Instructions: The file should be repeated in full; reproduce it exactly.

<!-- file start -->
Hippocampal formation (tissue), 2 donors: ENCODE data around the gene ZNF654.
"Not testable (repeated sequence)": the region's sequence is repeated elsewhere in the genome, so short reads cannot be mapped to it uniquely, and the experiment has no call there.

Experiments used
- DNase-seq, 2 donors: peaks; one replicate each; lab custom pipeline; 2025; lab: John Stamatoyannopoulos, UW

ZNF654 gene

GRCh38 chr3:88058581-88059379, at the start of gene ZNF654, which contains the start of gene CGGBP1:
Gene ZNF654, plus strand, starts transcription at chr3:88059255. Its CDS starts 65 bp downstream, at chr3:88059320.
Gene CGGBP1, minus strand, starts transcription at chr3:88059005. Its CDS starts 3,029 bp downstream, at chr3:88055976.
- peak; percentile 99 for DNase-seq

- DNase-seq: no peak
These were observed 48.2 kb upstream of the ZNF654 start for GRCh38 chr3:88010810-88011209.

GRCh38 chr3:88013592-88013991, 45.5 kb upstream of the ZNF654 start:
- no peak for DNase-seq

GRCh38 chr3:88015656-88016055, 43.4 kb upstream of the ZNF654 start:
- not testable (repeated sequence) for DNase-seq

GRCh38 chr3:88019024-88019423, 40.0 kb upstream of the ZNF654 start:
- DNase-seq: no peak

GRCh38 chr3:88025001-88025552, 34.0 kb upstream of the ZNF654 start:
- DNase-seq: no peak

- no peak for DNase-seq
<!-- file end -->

Hippocampal formation (tissue), 2 donors: ENCODE data around the gene ZNF654.
"Not testable (repeated sequence)": the region's sequence is repeated elsewhere in the genome, so short reads cannot be mapped to it uniquely, and the experiment has no call there.

Experiments used
- DNase-seq, 2 donors: peaks; one replicate each; lab custom pipeline; 2025; lab: John Stamatoyannopoulos, UW

ZNF654 gene

GRCh38 chr3:88058581-88059379, at the start of gene ZNF654, which contains the start of gene CGGBP1:
Gene ZNF654, plus strand, starts transcription at chr3:88059255. Its CDS starts 65 bp downstream, at chr3:88059320.
Gene CGGBP1, minus strand, starts transcription at chr3:88059005. Its CDS starts 3,029 bp downstream, at chr3:88055976.
- peak; percentile 99 for DNase-seq

- DNase-seq: no peak
These were observed 48.2 kb upstream of the ZNF654 start for GRCh38 chr3:88010810-88011209.

GRCh38 chr3:88013592-88013991, 45.5 kb upstream of the ZNF654 start:
- no peak for DNase-seq

GRCh38 chr3:88015656-88016055, 43.4 kb upstream of the ZNF654 start:
- not testable (repeated sequence) for DNase-seq

GRCh38 chr3:88019024-88019423, 40.0 kb upstream of the ZNF654 start:
- DNase-seq: no peak

GRCh38 chr3:88025001-88025552, 34.0 kb upstream of the ZNF654 start:
- DNase-seq: no peak

- no peak for DNase-seq